High CPU Usage on Desktop Website

I noticed today that the iNaturalist website is really working my CPU in a way that there is no legitimate reason for it to be.

In response to requests on these forums for people to ID more plants, I’ve been spending a good amount of time daily identifying plants. Typically what I do is to go to the “identify” screen, limit myself to a particular species or broader taxon, and a region, usually the Mid-Atlantic states, and then from there I open a whole bunch of observations in new tabs, so that I can go through them one-by-one.

I have been shocked at the CPU usage. I have an 8-core processor and often if I open many (10 or more) tabs at once it engages all my CPU’s and total usage is well in the multiple hundreds of percents. This makes my laptop’s fan start chugging and causes it to draw a lot of power.

This is incredibly wasteful. All I’m trying to do is open a webpage and look at images…there is no need to use this much CPU, given the amount of content is on the page. I was curious to compare this to a site with similarly complex pages that I designed, and I went over there and opened 10 tabs of pages of similar complexity. The amount of information on the page is slightly less, but the pages are comparable overall. Not only did they load faster, the CPU was doing much less work. I could open 10 pages at once and the CPU usage stayed under one full core total, with a single core engaging <50%, and settled back to near-zero usage much faster. It didn’t cause my fan to turn on either.

I started looking more carefully, and I realized that even really minimal actions on the iNaturalist website really work the CPU hard. For example, clicking “agree” on an observation, something that I would expect to involve almost no CPU usage, causes quite a lot of CPU usage. Even opening a single observation often sends the CPU usage up over 50% and takes as long to settle down as it took 10 tabs on this other site to settle down.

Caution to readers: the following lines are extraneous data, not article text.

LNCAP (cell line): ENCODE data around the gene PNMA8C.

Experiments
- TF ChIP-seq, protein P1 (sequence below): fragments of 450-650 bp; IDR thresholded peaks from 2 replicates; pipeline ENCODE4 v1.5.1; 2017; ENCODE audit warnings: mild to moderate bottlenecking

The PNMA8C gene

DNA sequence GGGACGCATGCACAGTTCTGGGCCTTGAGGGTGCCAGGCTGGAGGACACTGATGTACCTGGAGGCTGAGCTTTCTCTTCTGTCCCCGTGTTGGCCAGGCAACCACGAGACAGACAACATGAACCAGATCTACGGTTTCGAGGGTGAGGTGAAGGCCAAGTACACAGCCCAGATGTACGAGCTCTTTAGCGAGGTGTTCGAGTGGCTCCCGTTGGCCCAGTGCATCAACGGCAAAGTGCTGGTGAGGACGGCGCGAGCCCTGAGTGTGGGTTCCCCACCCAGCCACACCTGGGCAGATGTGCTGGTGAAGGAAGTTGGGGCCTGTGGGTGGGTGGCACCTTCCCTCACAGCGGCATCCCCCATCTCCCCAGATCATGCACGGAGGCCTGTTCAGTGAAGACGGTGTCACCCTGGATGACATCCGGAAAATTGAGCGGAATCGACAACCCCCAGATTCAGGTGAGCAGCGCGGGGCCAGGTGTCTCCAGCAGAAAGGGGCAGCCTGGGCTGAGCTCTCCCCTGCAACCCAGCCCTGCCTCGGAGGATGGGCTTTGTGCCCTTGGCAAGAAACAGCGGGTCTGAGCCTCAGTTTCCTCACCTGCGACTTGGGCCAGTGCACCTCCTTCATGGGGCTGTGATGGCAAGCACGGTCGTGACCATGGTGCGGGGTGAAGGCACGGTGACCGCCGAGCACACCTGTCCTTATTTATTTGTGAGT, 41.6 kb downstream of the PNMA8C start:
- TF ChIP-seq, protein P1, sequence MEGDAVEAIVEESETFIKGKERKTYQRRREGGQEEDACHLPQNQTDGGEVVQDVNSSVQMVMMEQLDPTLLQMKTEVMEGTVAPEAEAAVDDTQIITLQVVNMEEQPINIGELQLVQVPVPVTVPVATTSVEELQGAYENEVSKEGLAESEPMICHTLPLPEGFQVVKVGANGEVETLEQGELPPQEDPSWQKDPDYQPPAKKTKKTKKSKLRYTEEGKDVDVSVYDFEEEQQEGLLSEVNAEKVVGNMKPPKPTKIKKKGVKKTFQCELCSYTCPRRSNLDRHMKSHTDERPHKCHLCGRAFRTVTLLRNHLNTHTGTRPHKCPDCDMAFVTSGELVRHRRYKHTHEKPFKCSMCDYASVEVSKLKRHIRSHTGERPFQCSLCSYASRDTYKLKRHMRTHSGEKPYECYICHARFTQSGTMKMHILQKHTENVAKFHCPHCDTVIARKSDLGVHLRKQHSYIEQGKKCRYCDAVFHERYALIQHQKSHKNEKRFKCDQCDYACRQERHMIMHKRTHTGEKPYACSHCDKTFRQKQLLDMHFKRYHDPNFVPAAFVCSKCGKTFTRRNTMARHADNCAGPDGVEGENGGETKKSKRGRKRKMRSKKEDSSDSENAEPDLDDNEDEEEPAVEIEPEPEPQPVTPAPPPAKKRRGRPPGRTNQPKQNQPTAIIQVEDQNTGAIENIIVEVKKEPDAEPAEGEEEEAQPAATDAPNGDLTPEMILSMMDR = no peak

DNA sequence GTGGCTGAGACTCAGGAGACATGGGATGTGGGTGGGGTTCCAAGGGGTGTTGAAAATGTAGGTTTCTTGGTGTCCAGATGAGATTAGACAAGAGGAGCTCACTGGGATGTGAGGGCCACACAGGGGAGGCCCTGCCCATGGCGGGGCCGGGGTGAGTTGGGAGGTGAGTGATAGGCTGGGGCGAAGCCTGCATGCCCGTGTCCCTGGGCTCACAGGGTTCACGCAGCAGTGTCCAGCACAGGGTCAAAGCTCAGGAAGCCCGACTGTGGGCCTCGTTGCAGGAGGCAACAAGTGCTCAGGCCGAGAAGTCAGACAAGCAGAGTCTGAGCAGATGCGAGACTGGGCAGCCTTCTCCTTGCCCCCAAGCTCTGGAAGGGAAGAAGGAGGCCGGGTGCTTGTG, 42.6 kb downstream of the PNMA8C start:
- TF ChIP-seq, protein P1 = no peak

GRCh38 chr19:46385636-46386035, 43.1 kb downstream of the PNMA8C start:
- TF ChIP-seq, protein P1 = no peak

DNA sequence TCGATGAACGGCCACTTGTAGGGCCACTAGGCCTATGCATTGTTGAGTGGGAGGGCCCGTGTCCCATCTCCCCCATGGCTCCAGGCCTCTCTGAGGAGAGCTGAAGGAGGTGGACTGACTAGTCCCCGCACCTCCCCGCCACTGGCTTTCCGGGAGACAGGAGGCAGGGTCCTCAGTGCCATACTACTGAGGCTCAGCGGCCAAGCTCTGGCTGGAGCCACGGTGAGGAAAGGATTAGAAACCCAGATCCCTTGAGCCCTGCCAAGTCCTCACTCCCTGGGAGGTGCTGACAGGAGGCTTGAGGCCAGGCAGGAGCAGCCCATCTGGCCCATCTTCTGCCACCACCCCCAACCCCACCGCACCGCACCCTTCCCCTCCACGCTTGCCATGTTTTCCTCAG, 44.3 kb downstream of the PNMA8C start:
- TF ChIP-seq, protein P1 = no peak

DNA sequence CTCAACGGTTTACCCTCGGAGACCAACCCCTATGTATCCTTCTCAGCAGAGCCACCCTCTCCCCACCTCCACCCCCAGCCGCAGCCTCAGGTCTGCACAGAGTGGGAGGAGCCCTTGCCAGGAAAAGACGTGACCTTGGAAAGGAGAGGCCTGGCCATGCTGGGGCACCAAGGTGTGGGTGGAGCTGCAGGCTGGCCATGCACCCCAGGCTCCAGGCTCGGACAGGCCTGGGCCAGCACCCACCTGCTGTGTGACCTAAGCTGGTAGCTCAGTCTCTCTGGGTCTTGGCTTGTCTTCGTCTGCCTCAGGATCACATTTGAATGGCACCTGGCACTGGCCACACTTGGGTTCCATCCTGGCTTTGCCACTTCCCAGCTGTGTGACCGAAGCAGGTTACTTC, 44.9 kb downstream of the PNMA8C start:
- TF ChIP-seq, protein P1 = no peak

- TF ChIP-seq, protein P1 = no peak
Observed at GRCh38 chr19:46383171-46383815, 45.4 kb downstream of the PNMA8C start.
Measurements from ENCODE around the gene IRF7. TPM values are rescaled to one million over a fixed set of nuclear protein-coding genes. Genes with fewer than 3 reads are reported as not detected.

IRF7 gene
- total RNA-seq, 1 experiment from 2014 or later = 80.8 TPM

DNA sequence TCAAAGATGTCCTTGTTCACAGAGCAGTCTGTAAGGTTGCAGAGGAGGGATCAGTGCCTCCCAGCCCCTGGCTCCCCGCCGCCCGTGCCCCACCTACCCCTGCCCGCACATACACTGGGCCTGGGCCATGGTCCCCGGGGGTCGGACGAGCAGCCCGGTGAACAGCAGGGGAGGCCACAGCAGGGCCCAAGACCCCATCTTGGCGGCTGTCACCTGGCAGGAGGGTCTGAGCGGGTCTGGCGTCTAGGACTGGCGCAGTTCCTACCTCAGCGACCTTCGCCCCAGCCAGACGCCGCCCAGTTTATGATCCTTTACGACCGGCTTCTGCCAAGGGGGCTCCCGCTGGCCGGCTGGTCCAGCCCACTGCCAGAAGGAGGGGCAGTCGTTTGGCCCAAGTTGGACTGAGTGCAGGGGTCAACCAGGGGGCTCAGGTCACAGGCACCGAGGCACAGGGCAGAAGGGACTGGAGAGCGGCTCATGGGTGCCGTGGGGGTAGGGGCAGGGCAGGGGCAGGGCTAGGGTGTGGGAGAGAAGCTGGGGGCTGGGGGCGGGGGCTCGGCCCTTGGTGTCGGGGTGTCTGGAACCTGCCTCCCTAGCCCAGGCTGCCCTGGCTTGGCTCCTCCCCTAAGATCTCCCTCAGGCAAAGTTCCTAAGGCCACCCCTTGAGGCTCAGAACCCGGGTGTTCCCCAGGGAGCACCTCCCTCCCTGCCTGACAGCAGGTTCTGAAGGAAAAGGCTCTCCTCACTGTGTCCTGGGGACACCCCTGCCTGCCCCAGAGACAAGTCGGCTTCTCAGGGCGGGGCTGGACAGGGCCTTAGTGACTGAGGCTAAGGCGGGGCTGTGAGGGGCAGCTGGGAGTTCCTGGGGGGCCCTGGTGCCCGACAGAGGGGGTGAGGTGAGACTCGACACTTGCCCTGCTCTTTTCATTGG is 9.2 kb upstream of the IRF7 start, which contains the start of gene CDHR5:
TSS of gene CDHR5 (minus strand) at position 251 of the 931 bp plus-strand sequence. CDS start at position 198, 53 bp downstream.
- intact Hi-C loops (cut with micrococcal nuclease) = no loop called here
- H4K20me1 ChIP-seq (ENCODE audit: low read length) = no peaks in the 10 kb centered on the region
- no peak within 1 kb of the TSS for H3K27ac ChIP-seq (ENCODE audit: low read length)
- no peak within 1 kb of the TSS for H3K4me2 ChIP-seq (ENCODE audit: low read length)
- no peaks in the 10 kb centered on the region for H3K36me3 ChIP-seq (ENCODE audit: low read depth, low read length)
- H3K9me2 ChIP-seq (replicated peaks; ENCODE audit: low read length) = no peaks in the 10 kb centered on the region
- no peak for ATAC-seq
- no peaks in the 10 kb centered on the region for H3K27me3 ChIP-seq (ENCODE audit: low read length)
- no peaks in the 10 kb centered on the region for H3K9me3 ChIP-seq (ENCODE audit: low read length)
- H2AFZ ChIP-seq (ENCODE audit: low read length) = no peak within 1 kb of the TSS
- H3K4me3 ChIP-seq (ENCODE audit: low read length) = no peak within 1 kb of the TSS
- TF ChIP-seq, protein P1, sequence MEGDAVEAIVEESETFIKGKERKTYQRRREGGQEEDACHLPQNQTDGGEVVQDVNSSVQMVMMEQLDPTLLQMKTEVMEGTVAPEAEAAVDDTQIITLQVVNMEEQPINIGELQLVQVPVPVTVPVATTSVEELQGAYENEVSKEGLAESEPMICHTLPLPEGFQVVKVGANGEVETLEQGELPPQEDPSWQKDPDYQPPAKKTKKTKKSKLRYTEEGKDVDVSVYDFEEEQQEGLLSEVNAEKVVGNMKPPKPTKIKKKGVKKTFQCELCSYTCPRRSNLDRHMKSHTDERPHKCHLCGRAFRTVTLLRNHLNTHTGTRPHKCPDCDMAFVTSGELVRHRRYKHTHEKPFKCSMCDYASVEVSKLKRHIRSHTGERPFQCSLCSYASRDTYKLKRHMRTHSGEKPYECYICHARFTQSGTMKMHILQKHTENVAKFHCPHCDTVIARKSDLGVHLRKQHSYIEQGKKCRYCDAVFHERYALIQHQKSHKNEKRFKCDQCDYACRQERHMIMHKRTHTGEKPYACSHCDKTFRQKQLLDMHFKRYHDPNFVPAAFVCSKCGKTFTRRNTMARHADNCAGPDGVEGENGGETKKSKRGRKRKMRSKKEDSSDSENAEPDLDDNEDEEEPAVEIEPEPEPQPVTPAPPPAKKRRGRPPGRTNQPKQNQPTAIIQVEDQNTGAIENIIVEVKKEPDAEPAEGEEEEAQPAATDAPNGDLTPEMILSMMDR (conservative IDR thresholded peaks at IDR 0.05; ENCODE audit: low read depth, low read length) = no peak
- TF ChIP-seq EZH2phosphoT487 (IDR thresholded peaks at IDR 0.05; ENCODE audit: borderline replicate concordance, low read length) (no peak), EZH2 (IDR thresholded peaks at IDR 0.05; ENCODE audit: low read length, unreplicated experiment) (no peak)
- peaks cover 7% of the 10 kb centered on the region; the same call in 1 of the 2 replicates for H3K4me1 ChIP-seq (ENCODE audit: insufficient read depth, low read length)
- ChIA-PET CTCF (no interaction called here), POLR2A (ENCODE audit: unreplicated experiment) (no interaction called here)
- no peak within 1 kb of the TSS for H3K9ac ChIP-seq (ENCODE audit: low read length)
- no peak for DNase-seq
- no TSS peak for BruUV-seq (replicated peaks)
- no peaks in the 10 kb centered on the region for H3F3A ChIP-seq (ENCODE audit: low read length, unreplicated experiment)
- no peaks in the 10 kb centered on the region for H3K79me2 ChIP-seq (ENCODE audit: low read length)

As iNaturalist is used by lots of people, this CPU usage is going to add up and contribute to wasted electricity usage and carbon emissions.

What the heck is the website doing that it is wasting so much CPU? And what can we do to get this addressed? This is really bad.

This stuff matters. I would like to see this addressed somehow.

Besides the electricity usage issue, it also slows down my use of the site considerably. Given that I have an extremely high-end laptop that is brand spanking new…I can’t imagine how much this could hinder the accessibility and usage of the site for people using the site on more humble hardware.

This is also an issue of concern…both because it could limit the site’s usability for people without high-end hardware, and because it could limit the speed with which people use the site, which could reduce the amount of data and engagement we have. There is persistent feedback that iNaturalist needs more people doing ID…so it would make sense to make it as easy, accessible, and seamless to do so as possible, especially when it comes to things where there is no objective reason for the site to be as cumbersome on the CPU as it is.